Sunday, November 04, 2007

Newsweek Does Bloomberg's P.R. For Him

When you're a media mogul with a billionaire dollar TV, radio, and Internet empire, you can drive your own press coverage.

Mayor Moneybags, ever the savvy media mogul, managed to get editor Jon Meacham to put him on the cover of the latest edition of Newsweek and write a glowing 11 page article about him and his presidential ambitions.

The article reads like little more than a press release from Bloomberg LP's p.r. department with Meacham slobbering all over the little mayor with such sycophantic assessments as this one:

From TR to FDR to Reagan, our greatest politicians have understood that showmanship is a critical element of leadership, and Bloomberg is among the best showmen and leaders at work in American politics.

Much of the rest of the article is full of similarly laudatory drivel. Clearly Bloomberg would not have given Meacham access to him if the article wasn't going to be overwhelmingly positive and help him drive home important campaign themes and memes for his future White House bid in 2008.

So Bloomberg is allowed to wax nostalgic about growing up in New England and tell what it was like to face the challenge of anti-semitism and still come out ahead by working harder than everybody else and believing in the American Dream.

Bloomberg is described as a man who is a "good father" (take that bad daddy Rudy Giuliani) with "limitless energy" (take that lazy Fred Thompson) who has "patriotism in his blood" (take that Super Patriot John McCain) and plenty of "sanity" (take that Ross Perot.)

He is lauded as a someone who "has learned a lot in his city-hall years" (take that George W. Bush, who has apparently learned nothing during his White House years) and prides himself on his "candor" (take that super-secretive Hillary Clinton) and "centrism" (take that John Edwards.)

Most of all, Bloomberg's pals and Bloomberg himself are given space to tell what a wonderful guy he is and how he has brought everybody together in New York City in ways that Bad Daddy Rudy Giuliani didn't and couldn't.

Former New York City Mayor Ed Koch (the guy who supported "uniter" George W. Bush in 2004) says Bloomberg has made New York a "more tolerant place" by "virtue of his personality."

Bloomberg himself says he can do for the country and the world what he has done for New York City:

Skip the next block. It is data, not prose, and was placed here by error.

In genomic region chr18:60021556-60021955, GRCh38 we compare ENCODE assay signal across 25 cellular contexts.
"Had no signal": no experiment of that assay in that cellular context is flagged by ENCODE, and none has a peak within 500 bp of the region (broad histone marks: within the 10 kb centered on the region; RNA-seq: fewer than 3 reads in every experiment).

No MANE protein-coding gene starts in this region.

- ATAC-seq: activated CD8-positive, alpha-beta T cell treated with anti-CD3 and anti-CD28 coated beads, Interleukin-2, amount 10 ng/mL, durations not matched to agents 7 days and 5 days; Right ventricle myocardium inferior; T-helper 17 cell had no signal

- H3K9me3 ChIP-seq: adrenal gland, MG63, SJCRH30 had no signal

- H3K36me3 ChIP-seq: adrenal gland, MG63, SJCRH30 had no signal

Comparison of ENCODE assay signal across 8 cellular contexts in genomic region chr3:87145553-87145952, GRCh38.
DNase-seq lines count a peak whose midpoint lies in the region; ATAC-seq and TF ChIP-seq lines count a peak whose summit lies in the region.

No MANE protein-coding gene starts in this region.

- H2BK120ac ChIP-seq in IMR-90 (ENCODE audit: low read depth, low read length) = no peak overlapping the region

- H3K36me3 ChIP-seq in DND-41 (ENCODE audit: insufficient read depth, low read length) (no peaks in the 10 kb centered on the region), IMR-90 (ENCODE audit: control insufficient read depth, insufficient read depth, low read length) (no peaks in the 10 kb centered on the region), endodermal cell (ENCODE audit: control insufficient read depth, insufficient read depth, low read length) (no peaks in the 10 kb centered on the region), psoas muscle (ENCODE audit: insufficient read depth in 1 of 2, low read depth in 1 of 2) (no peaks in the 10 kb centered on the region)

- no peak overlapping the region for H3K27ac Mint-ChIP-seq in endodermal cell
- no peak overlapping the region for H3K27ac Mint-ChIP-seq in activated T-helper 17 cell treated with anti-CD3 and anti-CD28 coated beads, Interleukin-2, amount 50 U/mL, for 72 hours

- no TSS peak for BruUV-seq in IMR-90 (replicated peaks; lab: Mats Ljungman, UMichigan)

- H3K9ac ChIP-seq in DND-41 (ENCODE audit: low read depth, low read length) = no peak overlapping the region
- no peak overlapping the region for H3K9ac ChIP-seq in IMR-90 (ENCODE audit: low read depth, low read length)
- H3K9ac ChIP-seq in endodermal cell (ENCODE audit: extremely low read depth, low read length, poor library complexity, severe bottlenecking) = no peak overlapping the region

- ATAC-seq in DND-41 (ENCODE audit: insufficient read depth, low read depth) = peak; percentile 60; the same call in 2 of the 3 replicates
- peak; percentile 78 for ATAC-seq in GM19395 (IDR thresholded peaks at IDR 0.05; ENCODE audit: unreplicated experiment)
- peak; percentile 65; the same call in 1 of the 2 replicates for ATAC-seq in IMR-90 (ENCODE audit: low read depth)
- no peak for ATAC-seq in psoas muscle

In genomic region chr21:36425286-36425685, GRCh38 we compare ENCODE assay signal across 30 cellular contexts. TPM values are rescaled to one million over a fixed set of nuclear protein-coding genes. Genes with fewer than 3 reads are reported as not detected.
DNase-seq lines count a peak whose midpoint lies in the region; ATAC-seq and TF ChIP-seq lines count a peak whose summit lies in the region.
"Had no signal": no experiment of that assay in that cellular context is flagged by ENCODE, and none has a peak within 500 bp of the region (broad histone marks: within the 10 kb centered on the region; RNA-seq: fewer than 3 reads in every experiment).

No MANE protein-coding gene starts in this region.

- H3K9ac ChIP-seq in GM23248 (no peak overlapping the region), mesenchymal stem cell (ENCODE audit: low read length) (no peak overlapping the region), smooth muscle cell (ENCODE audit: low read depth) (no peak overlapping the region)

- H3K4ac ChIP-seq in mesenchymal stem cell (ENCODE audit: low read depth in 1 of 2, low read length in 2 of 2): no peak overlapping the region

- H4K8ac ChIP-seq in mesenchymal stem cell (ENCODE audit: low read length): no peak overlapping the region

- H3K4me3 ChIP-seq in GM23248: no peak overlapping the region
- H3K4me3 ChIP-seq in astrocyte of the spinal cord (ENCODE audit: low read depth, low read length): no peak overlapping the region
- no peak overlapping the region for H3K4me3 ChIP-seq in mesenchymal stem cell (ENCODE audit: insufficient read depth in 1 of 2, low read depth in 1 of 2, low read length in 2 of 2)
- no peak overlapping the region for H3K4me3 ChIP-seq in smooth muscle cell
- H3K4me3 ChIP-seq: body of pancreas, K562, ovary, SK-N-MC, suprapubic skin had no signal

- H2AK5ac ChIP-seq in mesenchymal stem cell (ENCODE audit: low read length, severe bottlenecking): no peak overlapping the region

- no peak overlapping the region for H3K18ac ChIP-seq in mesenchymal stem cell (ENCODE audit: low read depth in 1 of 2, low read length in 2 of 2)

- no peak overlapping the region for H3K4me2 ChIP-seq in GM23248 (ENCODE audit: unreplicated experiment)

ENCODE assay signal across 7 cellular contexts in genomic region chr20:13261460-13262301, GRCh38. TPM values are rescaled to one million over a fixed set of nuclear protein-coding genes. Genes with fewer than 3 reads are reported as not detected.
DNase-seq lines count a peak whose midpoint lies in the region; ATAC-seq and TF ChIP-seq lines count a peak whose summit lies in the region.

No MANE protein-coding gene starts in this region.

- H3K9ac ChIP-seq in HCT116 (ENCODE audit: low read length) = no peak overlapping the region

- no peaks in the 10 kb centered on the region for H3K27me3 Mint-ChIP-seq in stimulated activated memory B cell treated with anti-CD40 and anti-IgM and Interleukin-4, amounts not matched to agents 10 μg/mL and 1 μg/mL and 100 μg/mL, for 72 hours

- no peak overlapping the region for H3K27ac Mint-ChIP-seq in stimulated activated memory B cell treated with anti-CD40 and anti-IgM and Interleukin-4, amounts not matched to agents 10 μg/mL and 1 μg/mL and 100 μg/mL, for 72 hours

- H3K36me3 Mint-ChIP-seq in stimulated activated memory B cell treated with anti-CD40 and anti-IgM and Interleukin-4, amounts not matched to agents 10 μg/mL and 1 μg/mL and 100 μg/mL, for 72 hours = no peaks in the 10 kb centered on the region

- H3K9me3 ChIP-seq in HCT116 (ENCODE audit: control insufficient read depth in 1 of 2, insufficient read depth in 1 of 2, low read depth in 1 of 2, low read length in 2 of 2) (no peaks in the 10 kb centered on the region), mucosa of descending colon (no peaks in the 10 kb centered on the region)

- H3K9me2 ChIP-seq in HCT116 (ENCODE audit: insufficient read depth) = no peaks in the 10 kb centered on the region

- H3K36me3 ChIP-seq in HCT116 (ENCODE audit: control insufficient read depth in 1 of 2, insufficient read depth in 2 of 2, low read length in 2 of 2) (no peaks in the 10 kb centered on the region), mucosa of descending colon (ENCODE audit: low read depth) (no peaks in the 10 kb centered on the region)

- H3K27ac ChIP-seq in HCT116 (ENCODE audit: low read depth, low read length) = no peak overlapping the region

"The job of being president is to lead the country and the legislature, and it is pulling those together. And because America is the only remaining superpower, you are the leader of the free world, it is having the credibility and working with other countries to get them all to work together to stop genocide, to stop nuclear proliferation, to make sure we have fair trade among countries … Trade, immigration, terrorism, fighting disease—all of those things require cooperation. And one of the sad things is that at the moment America is not liked around the world. We are closing our eyes. We have this view that we can do it alone, as we are getting more into a world where you can't. You couldn't do it before, and you certainly can't do it now, and it's inconceivable that you could do it tomorrow. And I don't hear from the candidates how they would go about pulling the world together, getting people to respect us. How do you get people to respect you? Show them recognition, respect, that you are listening to them. I don't care how smart we are, other people have good ideas, and what works here isn't perfect for them."

So there you have it - vote for Bloomberg in '08.

He's a uniter who listens to others, can make the world a more tolerant place, knows what problems need to be solved and knows how to solve them.

Plus he's a nice guy and his ex-wife loves him.

Oh, and the press love him too (Little Tommy Friedman of the New York Times all but declared his support for a Bloomberg presidency at a dinner for Conservation International when he introduced Bloomberg by saying "The only thing a lot of us would like to change about Michael is his job title, but I won't go there …")

It's not until page 8 that Meacham manages to mention the sexual harassment and gender discrimination allegations that have plagued Bloomberg throughout his career: